I am in the process of working on a broader piece regarding the split between the so-called activists versus the more incrementalist wonks on the health care bill (focusing particularly on the ludicrous notion of a possible netroots and tea party convergence -- holy fucking dimestore Marxism, Batman!). In this narrative, it's the true-blue lefties as embodied by Jane Hamsher and others at Firedoglake, the kosacks, Glenn Greenwald, the Huffpost, and (maybe) Atrios versus the more tepid and technocratic -- Ezra Klein, Matt Yglesias, Josh Marshall, and Nate Silver, among others.
Now although I read and enjoy to varying degrees each of the above, I have always identified a bit more with the activists group -- largely because of my own propensity for hot rhetoric and a certain visceral pleasure in the brotherhood (and sisterhood) of outrage. But I have to say, my frustration with large aspects of the activists group continues to grow, not simply because we have come down on a different side on the merits of the current health care bill, but because I have found their arguments to be fanciful, evasive, and extraordinarily badly reasoned on both practical and policy grounds. (And let me repeat -- I am in favor of single payer and think it would be the best outcome -- but it is not going to happen now or in the foreseeable future -- there are not even close to 50 votes for it in the Senate.)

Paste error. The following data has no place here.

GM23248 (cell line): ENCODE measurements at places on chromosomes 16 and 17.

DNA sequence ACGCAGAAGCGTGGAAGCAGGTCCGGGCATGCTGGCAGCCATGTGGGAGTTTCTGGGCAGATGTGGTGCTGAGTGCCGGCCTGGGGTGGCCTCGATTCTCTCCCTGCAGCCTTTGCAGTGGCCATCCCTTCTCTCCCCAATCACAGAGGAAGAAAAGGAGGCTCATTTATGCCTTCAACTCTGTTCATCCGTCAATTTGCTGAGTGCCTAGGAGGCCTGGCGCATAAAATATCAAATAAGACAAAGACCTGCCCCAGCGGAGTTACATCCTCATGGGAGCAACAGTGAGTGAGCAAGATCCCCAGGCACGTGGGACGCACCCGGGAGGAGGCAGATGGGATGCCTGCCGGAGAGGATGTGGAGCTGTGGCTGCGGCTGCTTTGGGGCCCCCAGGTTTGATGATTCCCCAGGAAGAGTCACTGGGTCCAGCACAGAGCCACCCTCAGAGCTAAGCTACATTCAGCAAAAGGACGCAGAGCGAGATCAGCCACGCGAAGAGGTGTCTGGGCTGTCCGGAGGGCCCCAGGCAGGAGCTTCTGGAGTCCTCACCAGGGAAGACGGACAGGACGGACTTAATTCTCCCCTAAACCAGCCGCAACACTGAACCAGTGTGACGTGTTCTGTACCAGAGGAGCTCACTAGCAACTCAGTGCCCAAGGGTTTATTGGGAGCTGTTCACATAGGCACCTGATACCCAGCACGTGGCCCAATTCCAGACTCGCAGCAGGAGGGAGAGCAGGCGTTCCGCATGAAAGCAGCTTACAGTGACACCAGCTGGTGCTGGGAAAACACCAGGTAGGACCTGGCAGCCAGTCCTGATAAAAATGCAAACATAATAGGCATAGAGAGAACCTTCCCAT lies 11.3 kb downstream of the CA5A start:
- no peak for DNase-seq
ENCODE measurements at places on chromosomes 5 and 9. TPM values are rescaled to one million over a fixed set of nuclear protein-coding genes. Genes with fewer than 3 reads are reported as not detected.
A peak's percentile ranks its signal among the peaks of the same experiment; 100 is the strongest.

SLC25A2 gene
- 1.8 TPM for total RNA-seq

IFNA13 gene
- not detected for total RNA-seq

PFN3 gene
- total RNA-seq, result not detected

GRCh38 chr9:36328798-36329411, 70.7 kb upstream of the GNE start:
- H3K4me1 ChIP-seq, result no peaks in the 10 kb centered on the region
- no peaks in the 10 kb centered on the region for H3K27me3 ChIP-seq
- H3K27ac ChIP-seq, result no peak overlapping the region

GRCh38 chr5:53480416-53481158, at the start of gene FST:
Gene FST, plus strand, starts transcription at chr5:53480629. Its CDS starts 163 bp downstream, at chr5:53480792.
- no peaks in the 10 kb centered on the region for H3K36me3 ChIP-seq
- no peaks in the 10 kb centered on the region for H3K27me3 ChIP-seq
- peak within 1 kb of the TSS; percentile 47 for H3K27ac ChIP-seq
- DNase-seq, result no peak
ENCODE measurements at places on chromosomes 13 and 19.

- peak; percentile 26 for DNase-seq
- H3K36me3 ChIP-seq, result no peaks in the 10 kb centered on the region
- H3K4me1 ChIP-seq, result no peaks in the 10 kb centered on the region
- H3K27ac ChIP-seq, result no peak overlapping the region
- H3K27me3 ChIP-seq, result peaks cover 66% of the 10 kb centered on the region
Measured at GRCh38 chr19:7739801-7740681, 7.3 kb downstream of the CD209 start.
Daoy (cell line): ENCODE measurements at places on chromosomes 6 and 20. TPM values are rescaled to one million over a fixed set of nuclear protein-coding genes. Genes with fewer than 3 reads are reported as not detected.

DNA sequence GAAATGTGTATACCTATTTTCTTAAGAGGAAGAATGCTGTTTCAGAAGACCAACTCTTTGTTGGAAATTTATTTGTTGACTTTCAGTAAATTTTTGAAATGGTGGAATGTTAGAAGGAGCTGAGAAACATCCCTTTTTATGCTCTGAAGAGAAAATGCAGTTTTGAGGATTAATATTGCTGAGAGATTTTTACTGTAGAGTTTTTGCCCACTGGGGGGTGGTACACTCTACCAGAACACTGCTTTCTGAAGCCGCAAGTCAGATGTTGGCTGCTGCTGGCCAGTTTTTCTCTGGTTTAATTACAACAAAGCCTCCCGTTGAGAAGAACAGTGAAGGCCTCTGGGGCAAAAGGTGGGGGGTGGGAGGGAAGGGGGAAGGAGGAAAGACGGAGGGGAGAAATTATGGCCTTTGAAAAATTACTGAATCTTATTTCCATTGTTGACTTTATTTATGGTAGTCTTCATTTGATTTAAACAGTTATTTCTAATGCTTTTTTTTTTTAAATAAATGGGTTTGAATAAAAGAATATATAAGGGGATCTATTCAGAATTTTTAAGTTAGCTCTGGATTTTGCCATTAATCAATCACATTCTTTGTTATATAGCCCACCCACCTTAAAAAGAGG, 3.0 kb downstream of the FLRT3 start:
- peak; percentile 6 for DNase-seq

Recently, both Nate Silver and Ezra Klein have posted pieces in which they pretty much eviscerate the arguments of the activists. Read them both -- I can't add much. I was ready to move on to the broader issue above, when I read this piece by Marcy Wheeler at Firedoglake and it made me cringe anew. It's just filled with disinformation and demagoguery and completely disconnected from reality.
Wheeler (whose work during the Scooter Libby case I quite liked) rips the Senate Health Care Bill for requiring the American peasantry to pay feudal tribute to our insurance company overlords. The offense -- a hypothetical family of four with a total income of $66,150 would be expected to pay $540 a month for insurance. Now, I am not minimizing the burden of this, but what the fuck does Wheeler think said family is paying now for insurance? I was just bargaining a contract today where the health care provided to union members on a composite basis (under a self-insured non-profit plan) is $12,500 a year, which is oddly enough, a good deal. As an employer, I can tell you that my law firm is shelling out closer to $1,500 a month to cover our employees through private insurance. In other words, being able to get insurance for a family of four at approximately $6,500 a year is a substantial improvement over the status quo. And it's the status quo to which the bill needs to be compared. Because if the "kill-billers" have their way, that's where we will be -- not in some future health insurance utopia, but the ugly reality of now, with 45 million or so uninsured and costs pressuring our employer based system to its limits.
Similarly, Wheeler's fulminating about out of pocket expenses and copays is also misplaced. Right now, there are simply no legal limits on these items -- under the Senate bill there will be such limits, even if they are not as low as one ideally would like. Once again, the comparison needs to be to the actually existing world if no health care bill is adopted.